7. I think it applies to all the rules of writing. There are always exceptions to be made. As long as we keep in mind that our main concern is the story itself, and what works for that particular story, rules take care of themselves.

  8. Ah, good points. Especially the part about not having to re-show what the reader already knows.

    And congrats on getting the edits done! Woot!

  9. I try to stay away from absolutes. "Always show, never tell" leaves very little flexibility for your storytelling.

    Write it so that it is readable. If that involves some telling, so be it.

  10. Lois: Certainly we have to summarize narratives all the time, but I do think that showing--dramatizing scenese--is a far more powerful device. I don't think of it as emphasis so much as the basic way of storytelling. I tend to write in scenes, with most of my telling being transitional passages or summary for the reasons I gave in this post.

  11. Great point. There are (as you so nicely illustrate) moments when you might need to take a good look at things, see how you are "telling" the story and if it's appropriate. Good job on finishing up your revisions.

  12. Congratulations, Scott! It must feel nice to get another draft under your belt. I just started working on a new draft after meeting with an old teacher who read my book

    I actually don't even call what you are describing as telling. To me, it's just a different degree of showing. With less details. Telling, for me, is the stuff that can't be captured on film, like a person's thoughts. But, even with that definition is can fall under the schmules umbrella.

  13. Davin, I've felt the same way before - that what other people describe as telling isn't what I've thought of as telling. It shifts around, though, depending on what part of a scene or character I'm trying to convey.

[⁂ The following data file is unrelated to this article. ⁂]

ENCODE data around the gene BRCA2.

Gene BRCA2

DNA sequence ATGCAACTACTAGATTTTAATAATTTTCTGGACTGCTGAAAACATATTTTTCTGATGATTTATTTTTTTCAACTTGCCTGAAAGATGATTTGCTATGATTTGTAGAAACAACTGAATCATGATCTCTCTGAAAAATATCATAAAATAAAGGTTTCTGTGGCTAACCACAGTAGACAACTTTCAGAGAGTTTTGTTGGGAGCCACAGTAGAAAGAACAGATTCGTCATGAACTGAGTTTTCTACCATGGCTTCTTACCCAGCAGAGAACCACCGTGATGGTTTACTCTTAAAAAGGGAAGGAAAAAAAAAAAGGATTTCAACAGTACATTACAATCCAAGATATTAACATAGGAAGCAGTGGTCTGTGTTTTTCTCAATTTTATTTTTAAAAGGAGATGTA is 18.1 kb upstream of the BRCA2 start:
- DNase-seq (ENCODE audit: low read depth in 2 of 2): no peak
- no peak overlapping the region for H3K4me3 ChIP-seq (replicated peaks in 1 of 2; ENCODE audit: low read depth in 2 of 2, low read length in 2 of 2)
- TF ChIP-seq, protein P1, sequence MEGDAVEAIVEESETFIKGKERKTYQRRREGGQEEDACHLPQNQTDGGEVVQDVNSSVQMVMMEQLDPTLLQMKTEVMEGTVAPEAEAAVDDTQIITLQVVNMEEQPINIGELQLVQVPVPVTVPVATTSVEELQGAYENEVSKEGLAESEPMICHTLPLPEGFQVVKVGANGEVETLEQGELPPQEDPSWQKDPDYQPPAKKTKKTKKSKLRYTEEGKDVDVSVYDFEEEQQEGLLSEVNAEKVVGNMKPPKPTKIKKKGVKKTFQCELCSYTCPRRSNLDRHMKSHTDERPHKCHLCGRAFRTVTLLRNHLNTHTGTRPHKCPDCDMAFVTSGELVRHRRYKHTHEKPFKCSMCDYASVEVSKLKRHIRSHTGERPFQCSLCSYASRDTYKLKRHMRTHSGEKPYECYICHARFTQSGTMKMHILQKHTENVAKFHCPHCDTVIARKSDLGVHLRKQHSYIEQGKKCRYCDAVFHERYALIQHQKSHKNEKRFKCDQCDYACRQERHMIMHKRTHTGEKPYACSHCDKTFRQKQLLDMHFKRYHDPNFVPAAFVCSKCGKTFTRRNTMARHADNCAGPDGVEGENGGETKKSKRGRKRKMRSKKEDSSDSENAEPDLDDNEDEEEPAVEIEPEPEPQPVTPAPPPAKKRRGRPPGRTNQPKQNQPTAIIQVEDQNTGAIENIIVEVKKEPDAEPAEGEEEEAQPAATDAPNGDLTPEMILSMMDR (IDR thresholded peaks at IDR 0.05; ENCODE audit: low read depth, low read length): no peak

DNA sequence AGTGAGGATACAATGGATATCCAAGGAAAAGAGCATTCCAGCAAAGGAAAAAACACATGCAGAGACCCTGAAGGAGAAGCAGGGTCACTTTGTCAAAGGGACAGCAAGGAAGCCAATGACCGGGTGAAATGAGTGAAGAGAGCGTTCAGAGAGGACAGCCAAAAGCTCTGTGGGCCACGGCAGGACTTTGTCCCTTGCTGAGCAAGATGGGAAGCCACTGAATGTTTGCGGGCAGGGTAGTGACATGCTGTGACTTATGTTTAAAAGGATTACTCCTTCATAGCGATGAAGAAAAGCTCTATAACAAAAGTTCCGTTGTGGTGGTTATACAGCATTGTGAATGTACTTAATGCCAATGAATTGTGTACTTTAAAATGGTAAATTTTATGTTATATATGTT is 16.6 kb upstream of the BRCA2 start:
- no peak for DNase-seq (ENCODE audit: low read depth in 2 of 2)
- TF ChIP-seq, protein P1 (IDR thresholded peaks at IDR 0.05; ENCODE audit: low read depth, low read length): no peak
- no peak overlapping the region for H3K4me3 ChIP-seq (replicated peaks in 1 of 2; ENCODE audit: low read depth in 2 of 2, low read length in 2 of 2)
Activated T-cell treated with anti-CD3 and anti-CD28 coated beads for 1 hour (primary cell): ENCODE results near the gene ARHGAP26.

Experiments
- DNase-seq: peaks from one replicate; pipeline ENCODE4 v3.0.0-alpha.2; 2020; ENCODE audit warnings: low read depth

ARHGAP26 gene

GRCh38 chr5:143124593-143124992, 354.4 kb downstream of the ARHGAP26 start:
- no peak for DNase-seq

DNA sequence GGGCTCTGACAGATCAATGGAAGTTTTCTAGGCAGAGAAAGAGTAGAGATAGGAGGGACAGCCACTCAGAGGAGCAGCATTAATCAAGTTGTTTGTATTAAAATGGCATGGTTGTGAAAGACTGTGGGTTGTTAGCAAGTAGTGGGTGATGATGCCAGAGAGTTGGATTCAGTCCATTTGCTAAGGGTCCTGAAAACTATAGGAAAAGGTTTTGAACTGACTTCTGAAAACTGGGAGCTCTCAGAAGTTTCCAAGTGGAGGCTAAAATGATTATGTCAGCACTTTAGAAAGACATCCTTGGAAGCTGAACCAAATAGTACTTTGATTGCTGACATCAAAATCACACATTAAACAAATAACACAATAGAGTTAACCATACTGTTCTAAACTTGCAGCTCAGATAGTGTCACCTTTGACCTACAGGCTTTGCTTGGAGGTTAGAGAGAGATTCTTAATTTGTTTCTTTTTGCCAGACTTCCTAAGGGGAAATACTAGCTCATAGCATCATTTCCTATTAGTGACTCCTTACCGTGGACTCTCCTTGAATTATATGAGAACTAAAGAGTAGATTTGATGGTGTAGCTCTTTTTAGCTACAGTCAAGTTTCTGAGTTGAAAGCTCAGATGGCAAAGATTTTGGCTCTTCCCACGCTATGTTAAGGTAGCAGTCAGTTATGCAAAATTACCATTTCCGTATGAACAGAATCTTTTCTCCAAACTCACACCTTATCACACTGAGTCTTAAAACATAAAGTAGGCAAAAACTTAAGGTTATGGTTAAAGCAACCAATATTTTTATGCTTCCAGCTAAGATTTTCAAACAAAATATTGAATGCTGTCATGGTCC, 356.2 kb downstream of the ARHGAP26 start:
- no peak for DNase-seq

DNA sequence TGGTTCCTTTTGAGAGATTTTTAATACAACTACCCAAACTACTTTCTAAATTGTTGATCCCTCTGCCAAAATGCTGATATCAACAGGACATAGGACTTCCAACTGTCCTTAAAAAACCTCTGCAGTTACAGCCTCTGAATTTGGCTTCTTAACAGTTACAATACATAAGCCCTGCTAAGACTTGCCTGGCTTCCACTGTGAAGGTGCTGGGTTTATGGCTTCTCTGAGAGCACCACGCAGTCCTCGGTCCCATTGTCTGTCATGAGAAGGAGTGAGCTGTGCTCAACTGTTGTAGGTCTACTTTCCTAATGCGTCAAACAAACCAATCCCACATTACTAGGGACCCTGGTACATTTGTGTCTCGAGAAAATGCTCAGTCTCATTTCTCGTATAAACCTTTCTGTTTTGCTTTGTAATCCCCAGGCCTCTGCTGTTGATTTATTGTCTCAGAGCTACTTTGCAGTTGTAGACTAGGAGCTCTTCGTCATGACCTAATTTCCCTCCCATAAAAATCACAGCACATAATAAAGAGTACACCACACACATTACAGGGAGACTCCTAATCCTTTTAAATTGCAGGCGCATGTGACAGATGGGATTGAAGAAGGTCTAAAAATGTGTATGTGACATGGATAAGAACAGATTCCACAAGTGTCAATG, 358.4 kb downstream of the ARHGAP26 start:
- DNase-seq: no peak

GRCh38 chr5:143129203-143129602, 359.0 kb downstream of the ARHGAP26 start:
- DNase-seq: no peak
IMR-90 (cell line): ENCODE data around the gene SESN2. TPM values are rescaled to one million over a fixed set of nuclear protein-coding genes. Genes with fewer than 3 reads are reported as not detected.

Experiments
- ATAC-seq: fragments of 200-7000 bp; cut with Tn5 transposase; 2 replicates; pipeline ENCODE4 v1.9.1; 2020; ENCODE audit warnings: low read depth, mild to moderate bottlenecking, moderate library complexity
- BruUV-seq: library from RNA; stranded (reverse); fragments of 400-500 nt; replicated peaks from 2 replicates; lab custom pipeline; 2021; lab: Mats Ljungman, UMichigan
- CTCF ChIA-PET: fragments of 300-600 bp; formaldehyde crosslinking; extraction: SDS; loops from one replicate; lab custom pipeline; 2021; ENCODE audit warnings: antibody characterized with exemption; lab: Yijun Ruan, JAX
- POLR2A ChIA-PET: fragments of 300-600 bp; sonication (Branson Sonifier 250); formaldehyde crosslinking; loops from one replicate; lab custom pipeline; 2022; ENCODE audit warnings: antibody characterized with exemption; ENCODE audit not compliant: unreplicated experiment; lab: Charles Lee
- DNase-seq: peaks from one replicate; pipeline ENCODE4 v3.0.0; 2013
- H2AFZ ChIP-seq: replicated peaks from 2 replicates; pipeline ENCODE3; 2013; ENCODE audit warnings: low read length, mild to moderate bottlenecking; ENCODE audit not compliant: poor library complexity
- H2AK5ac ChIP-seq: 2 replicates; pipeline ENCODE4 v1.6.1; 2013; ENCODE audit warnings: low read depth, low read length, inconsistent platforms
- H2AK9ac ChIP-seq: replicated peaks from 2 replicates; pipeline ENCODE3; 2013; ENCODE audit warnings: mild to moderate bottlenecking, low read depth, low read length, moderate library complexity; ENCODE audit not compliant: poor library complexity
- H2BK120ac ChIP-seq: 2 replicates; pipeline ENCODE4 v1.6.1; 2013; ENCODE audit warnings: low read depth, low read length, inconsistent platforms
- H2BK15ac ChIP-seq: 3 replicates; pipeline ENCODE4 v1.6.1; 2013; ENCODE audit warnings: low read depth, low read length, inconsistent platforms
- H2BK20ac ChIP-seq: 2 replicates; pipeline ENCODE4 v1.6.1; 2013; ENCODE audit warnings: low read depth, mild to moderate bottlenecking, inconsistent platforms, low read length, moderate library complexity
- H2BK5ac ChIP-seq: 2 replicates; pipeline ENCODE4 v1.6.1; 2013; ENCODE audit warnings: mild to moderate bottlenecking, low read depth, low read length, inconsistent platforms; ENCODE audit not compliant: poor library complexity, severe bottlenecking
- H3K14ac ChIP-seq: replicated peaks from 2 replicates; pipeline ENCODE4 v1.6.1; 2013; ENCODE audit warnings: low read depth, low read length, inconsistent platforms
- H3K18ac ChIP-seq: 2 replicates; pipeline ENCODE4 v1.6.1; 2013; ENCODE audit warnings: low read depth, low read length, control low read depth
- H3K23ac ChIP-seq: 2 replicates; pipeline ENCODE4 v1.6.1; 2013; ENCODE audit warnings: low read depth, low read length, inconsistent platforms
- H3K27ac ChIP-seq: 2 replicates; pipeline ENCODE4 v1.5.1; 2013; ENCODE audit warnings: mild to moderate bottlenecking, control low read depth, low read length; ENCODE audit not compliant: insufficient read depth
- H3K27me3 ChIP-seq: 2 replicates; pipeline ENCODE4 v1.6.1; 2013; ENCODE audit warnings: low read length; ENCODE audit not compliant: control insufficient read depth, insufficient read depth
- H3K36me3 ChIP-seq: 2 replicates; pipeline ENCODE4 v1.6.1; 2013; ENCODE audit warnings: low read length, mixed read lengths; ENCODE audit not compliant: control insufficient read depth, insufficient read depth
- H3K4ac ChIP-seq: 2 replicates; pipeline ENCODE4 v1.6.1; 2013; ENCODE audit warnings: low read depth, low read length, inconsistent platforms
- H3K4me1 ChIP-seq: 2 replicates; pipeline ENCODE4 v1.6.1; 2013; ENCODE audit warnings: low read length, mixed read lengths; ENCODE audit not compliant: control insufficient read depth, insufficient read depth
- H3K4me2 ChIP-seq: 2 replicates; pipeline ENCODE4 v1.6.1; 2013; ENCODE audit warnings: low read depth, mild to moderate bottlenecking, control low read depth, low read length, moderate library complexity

You're working on a new draft? Ohhhh, we must talk. :)

  14. Davin: I agree that there's no real hard-and-fast line between showing and telling. Like the old saw goes, "I know it when I see it." Internal monologue is certainly telling. Proust wrote 900,000 words, mostly telling rather than showing. It's a tool on our writerly workbench.

    And like Rick says, sometimes you have to tell, because the first job is to be readable.

  15. Just remembered I also did a post here on show don't tell: http://literarylab.blogspot.com/2009/02/show-dont-tell-part-i-or-cormac.html . It's even got two parts! Woohoo!

  16. In my most recent edit phase, I've cut out a ton of repetitive stuff. Who knew it existed?? Geesh! I also took out a bunch of stuff that just wasn't necessary . . . I guess it's all part of the process. There are some things the reader needs to know, and there are some things a reader doesn't need to know.

    He walked over to the table and sat down next to Jared, and across from Wes.

    He walked over to the table and sat down in the chair.

    First sentence - yes, the information is necessary so the reader has an idea of who is sitting where, so that when Jared tosses a chip at Wes, it makes sense that Wes easily caught the chip.

    The second sentence - not so much, unless your English 111 teacher is harping on you about the total completion of actions. I pretty much know a character is going to sit down in a chair. I don't need the extra words. Now, if the sentence read . . .

    He walked over to the table and sat down . . . on the floor.

    Well, those extra words are necessary because it's not something most people would do.

    Now, some might argue with me about the elimination of 'in the chair'. For me, it's just pretty much a given and way weigh down a sentence with unnecessary words.

    Ooops, sorry for the long comment. I just think that we, as writers, need to pay attention to every single word we write. If the words aren't truly necessary, if the 'understanding' is there, then the words aren't truly necessary.


    p.s. congrats on the editing.

  17. Ok, Scott, I concede. The way you put is really more the way I think of it. Thanks for stating it better than I did. I was meaning that we emphasize scenes and elements of the story by showing rather than telling.

  18. Absolutely agree. It's all in how it's told, not shown, right?

  19. Awesome example of when to use telling. Very useful. I am writing an one narrator novel and I have had to use "telling" in similar situations.

  20. I could show you how right your are, but I think I'll just tell you.

    You are right.


  21. Its a balance that is necessary between showing and telling.

    I feel your pain too though. I also write my stuff out longhand. Typing takes forever, mainly because WoW is just so damn tempting.